Oliver Twist with a twist…

2009-03-28 17:09:04.000 – Ryan Knapp,  Staff Meteorologist

It is currently March 28th, which means that March is nearly drawing the curtains to a close. It is a month that is known for coming in like a lion and exiting like a lamb and this couldn’t be truer than this year. As Brian alluded to in his Accuweather Blog yesterday, the summit has seen more sunshine than snowfall these past few weeks. He found that from March 13 until the 26th, the summit has seen an average of 74 percent of possible sunshine minutes. This has been really nice for the hikers seeking the peak and for the observers who work here but for every up there is a down and in this case, if we are receiving so much sunlight, this means we are not receiving our normal snowfall or precipitation.

So how far off are we? As of the 27th, we have only received 2.74″ of precipitation, some 6.68″ off from normal and only 11.8″ of snowfall, some 42.3″ off from normal. With only four days left and only one more significant storm in site, it looks like we will be ending the month with a huge deficit. The thing I keep saying is, this in only one month and we can still spring back, so don’t label winter as done yet. But, with such low totals, I am reminded of chapter two in the book “The Adventures of Oliver Twist; or, The Parish Boy’s Progress.” In it, a young kid is so hungry that he decides to ask for more food with consequences. So, I have reworked this section and present you with an excerpt from “The Adventures of Ryan Knapp; or the Weather Observers Progress” to reflect my plead for more precipitation. Enjoy!

The summit, on which the observers were housed, was a large pile of rocks with an observatory on one end: out of which the observers, dressed in LL Bean gear for the purpose, and assisted by one or two interns, made weather observations at obs-times. Of this merry composition each year had one snowfall season and no more-except on occasions of rarity, when snowfall would fall during the four and a quarter months of summer.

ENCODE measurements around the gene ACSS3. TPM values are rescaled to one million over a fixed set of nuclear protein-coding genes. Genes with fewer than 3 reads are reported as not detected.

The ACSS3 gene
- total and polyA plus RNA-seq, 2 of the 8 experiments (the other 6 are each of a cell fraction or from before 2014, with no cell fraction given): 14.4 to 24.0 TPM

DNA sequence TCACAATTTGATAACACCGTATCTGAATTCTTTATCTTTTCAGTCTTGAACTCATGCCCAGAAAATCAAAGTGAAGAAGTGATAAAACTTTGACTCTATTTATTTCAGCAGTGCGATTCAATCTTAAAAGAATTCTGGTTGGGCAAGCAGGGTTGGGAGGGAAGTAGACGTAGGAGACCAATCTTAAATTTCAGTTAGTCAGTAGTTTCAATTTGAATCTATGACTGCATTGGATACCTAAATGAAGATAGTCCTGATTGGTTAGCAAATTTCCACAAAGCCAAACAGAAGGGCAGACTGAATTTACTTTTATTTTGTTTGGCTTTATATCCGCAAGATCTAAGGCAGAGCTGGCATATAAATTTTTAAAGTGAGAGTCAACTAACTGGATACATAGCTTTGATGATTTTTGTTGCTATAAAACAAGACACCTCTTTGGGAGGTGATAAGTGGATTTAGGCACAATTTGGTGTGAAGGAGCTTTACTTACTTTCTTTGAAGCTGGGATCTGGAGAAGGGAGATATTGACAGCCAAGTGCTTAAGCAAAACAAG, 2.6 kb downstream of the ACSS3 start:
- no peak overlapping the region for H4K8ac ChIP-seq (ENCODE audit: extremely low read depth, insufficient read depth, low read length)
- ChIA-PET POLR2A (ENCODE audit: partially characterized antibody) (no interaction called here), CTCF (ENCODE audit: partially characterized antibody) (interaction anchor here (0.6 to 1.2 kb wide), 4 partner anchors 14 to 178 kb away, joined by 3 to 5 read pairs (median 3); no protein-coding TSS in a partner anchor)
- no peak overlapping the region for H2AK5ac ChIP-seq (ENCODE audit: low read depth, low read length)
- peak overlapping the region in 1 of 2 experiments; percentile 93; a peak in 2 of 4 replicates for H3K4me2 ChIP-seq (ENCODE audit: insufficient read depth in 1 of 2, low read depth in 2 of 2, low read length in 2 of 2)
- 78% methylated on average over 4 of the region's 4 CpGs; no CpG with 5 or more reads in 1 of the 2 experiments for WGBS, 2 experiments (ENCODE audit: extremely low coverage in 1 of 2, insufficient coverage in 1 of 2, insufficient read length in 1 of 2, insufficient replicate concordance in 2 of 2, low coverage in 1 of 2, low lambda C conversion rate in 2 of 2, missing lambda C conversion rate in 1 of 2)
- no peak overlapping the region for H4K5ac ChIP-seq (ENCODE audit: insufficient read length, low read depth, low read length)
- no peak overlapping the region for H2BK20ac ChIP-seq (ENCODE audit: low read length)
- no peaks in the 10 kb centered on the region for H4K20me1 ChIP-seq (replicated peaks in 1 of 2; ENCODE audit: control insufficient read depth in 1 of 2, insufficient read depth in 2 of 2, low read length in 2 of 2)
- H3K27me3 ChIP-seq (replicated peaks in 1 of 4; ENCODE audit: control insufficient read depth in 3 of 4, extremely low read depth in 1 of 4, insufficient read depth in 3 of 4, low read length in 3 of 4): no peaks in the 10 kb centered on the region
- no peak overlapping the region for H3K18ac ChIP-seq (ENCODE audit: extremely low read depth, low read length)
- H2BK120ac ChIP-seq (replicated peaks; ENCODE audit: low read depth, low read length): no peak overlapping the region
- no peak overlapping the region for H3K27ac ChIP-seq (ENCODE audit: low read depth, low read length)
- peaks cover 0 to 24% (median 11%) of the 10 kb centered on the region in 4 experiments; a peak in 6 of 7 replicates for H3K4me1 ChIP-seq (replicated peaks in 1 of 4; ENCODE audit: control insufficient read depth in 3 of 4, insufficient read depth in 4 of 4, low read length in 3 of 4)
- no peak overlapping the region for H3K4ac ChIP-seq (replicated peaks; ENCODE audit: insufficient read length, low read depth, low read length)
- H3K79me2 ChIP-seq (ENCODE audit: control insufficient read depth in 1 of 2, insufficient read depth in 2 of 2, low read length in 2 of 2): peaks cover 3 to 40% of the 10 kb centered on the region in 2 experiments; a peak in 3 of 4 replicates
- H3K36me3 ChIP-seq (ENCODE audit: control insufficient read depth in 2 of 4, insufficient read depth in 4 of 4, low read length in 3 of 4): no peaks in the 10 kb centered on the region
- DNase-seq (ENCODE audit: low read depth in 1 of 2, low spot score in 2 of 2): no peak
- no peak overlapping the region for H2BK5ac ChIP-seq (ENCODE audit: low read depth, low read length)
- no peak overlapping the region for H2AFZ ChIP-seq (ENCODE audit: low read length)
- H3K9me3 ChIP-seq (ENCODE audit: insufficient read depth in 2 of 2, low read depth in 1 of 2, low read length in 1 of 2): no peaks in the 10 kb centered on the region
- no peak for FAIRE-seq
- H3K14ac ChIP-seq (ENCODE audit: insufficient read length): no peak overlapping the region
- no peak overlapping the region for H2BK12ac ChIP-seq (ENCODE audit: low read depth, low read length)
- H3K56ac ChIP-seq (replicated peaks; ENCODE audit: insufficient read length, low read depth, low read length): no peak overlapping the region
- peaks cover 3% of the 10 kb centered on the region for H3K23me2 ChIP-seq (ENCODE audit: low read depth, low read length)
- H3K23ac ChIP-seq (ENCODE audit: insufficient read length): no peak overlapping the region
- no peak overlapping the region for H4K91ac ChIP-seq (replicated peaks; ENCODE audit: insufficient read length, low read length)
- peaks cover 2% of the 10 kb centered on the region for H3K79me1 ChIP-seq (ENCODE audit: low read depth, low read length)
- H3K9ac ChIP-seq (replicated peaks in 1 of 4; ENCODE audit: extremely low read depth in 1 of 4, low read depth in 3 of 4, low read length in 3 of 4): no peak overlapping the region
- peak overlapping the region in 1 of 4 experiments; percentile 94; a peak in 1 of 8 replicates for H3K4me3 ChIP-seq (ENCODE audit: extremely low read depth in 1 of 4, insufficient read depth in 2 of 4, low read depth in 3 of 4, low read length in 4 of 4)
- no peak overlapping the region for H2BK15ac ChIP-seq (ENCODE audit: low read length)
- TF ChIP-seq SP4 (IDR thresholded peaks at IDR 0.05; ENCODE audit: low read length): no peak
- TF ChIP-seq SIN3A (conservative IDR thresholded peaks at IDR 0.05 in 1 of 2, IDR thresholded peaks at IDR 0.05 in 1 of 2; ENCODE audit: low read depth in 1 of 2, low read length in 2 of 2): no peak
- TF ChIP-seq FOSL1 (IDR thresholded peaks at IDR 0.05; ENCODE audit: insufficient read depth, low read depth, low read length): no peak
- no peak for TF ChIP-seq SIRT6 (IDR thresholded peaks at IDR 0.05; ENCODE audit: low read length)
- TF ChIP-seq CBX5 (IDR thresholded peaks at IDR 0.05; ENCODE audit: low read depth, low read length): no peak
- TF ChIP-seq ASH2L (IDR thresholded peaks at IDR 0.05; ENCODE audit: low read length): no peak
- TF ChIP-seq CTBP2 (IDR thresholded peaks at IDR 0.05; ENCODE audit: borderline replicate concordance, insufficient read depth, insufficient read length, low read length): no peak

The summit itself never needed shoveling, apart from the fire exits. The weather polished it with the winds till it shone like a diamond; and when it performed this operation (which never took very long, given the speed at which they blew), the observers would sit staring at the violent weather, with such eager eyes, as if they anticipate every eb and flow of which it was composed; employing themselves, meanwhile, in holding the snow board in the air to determine snowfall most assiduously, with the view of catching up any stray floating flake that might be falling. Ryan Knapp and his companions suffered the tortures of the slow drought for three weeks; at last they got so voracious and wild for precipitation, that one observer, who was average for his age, and hadn’t been used to that sort of thing (for he had been here last season when snowfall was more than abundant), hinted darkly to his companions, that unless the summit had another powerful snow storm, he was afraid he might have to start pulling snow over from Mt. Clay, who happed to be a weakly summit of tender height. He had a wild, eager tone; and they implicitly believed him. A council was held; lots were cast who should walk up to Old Man Winter after the next storm, and ask for more; and it fell to Ryan Knapp.